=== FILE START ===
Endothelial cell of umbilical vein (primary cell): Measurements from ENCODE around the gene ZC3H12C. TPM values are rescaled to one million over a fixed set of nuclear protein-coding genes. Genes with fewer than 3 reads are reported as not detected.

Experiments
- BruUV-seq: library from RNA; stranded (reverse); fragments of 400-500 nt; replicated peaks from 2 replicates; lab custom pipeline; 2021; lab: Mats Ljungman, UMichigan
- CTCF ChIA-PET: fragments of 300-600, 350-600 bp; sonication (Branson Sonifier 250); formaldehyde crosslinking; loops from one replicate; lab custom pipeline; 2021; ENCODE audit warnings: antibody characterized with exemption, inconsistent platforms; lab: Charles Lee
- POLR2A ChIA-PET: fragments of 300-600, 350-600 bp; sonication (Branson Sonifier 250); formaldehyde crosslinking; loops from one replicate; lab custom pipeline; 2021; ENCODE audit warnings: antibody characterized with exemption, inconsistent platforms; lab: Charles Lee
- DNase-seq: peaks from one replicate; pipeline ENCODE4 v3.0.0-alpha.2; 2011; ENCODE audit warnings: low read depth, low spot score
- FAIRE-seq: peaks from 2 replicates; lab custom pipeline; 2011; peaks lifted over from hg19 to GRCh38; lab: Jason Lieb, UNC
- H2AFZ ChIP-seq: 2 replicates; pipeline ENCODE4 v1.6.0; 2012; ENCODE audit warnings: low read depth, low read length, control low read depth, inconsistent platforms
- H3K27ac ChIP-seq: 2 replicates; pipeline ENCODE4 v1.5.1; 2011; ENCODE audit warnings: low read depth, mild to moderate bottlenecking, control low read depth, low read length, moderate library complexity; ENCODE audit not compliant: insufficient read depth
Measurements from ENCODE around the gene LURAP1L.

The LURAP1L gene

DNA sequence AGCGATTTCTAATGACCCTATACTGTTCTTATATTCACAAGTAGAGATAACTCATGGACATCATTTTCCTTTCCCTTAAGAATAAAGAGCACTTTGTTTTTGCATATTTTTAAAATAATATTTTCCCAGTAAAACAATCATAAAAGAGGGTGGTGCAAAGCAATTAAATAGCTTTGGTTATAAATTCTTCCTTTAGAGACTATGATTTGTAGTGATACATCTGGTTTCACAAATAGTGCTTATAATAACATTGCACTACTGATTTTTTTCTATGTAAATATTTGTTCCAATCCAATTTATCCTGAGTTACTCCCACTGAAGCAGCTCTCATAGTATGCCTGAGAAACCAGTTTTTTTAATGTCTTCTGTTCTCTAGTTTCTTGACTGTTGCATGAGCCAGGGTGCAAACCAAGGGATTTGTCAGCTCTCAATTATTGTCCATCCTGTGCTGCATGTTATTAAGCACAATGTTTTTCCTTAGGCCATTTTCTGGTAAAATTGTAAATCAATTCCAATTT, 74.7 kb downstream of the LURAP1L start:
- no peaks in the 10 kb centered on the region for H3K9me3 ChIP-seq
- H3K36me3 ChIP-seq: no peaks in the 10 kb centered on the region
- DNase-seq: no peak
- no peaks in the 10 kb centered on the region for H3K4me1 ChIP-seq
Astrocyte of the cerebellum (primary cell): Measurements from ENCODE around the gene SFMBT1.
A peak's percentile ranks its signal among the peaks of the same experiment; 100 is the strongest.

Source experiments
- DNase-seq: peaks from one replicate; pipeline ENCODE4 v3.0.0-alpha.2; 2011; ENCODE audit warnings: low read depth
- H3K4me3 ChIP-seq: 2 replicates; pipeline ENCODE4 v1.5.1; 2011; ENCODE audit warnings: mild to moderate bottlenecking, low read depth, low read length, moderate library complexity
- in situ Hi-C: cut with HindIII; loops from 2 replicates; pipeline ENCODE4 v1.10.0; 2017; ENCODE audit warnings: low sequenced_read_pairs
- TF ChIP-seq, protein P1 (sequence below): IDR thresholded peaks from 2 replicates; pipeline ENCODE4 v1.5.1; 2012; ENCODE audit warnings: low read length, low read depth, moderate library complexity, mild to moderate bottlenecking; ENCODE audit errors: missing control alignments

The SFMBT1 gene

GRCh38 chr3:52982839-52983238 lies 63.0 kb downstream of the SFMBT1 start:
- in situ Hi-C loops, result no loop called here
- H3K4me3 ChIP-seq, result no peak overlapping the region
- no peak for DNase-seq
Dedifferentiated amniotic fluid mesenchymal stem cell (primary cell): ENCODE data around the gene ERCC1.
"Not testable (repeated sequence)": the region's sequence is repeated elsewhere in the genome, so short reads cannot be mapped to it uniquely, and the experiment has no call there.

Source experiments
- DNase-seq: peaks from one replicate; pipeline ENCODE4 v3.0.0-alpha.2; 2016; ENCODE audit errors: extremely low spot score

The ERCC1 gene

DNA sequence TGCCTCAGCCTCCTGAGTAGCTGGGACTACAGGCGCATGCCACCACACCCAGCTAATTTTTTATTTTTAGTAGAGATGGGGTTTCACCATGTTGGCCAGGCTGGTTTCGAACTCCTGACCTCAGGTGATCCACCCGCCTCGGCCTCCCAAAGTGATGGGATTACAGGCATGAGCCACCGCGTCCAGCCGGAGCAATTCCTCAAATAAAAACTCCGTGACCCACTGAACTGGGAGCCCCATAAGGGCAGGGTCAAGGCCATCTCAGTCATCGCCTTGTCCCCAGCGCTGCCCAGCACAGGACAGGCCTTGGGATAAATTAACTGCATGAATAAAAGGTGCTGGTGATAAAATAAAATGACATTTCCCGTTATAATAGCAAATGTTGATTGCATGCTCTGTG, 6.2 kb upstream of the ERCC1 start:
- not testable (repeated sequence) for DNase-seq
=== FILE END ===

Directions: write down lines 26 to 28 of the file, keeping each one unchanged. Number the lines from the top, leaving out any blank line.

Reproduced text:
- in situ Hi-C loops, result no loop called here
- H3K4me3 ChIP-seq, result no peak overlapping the region
- no peak for DNase-seq